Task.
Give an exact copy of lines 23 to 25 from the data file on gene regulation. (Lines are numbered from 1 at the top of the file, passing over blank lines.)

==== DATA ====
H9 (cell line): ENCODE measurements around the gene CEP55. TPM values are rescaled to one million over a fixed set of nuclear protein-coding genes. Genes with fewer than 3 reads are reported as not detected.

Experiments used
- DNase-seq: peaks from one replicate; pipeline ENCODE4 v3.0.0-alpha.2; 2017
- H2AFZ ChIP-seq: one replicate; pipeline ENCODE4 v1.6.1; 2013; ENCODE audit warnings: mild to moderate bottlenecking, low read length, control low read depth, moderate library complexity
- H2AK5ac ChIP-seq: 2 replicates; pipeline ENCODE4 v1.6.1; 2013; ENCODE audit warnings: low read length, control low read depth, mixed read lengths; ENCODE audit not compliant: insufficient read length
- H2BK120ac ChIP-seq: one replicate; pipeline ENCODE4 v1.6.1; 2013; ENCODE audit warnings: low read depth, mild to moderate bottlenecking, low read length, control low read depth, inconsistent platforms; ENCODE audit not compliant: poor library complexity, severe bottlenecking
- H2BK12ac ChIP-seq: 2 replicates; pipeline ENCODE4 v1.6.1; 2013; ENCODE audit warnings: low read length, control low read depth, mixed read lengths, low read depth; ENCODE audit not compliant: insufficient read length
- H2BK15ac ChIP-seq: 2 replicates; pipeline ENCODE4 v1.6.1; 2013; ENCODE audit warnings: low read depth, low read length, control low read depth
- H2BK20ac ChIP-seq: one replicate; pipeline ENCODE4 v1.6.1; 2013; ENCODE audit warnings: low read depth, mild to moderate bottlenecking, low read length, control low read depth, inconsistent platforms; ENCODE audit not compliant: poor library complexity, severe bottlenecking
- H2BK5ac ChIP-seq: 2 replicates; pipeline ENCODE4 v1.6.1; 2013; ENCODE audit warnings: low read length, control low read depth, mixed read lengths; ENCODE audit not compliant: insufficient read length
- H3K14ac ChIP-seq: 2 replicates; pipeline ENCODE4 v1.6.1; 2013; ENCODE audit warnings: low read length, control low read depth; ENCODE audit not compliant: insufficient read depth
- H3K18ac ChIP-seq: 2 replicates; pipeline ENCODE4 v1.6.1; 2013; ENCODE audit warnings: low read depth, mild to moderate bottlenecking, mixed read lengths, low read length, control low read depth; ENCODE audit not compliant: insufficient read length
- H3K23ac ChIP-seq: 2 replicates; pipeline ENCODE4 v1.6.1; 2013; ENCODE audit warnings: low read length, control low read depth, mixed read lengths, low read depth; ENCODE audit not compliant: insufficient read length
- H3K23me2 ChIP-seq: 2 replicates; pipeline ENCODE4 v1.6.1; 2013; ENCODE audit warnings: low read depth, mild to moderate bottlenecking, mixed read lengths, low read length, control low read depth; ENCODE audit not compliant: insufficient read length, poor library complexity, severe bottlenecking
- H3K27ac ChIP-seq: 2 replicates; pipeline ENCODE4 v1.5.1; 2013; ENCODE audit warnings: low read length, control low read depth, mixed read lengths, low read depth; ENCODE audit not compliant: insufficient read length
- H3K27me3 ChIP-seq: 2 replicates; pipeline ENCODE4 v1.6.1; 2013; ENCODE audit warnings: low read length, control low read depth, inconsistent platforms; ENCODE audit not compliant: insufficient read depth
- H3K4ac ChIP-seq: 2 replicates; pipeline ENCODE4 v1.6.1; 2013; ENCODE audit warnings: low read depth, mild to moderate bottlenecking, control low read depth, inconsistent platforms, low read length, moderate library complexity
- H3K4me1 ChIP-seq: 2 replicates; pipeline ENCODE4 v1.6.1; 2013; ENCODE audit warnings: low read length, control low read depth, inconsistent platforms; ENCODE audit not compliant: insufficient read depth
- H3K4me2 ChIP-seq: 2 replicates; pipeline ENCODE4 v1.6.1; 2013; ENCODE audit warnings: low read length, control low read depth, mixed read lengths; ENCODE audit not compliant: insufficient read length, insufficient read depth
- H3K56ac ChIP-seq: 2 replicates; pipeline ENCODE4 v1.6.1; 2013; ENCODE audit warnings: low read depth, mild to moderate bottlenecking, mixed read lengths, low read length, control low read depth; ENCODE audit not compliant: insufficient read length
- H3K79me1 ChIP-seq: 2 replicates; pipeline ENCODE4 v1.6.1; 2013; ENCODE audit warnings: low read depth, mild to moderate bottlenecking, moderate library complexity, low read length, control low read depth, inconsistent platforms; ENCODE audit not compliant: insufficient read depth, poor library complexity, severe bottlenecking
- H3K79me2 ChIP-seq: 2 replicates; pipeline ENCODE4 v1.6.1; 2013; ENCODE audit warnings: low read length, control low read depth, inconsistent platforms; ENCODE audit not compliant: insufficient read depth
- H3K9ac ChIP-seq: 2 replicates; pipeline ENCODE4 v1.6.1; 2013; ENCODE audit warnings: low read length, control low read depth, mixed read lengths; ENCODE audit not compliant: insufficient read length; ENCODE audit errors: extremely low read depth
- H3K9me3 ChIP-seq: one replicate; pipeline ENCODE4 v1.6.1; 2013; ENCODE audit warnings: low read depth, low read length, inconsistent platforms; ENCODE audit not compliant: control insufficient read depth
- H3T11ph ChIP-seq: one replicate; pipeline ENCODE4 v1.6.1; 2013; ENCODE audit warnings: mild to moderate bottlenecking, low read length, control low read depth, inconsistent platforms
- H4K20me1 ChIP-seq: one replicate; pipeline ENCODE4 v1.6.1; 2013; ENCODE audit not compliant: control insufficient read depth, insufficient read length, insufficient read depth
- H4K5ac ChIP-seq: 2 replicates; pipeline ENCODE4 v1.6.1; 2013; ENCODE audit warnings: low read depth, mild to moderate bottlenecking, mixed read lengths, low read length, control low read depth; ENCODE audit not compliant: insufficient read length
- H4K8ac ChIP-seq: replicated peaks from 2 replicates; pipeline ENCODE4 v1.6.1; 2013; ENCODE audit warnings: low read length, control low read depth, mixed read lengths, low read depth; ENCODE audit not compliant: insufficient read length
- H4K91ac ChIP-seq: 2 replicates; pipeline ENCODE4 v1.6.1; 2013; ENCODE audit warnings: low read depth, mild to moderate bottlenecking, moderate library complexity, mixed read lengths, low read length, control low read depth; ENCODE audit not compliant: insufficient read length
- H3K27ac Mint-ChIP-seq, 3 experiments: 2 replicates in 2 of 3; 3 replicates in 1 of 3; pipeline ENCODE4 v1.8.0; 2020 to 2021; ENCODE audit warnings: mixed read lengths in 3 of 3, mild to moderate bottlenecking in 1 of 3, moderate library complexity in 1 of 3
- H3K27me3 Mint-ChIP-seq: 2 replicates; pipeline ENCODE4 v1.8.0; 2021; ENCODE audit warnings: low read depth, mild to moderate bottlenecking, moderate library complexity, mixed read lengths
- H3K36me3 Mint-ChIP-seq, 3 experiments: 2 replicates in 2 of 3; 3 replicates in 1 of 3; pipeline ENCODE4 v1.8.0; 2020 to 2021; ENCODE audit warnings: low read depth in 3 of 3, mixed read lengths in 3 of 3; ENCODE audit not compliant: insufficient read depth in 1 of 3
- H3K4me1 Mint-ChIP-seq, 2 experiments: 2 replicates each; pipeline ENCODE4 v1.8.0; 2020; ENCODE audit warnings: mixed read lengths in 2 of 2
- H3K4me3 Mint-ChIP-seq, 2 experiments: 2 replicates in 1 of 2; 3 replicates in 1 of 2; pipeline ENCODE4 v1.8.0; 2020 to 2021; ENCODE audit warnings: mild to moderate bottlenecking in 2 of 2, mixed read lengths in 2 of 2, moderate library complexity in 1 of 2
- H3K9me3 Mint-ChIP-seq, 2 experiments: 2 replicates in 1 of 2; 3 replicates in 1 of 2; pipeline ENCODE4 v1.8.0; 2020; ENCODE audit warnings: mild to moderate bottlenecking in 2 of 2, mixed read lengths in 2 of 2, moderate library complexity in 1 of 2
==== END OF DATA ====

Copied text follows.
- H3K9ac ChIP-seq: 2 replicates; pipeline ENCODE4 v1.6.1; 2013; ENCODE audit warnings: low read length, control low read depth, mixed read lengths; ENCODE audit not compliant: insufficient read length; ENCODE audit errors: extremely low read depth
- H3K9me3 ChIP-seq: one replicate; pipeline ENCODE4 v1.6.1; 2013; ENCODE audit warnings: low read depth, low read length, inconsistent platforms; ENCODE audit not compliant: control insufficient read depth
- H3T11ph ChIP-seq: one replicate; pipeline ENCODE4 v1.6.1; 2013; ENCODE audit warnings: mild to moderate bottlenecking, low read length, control low read depth, inconsistent platforms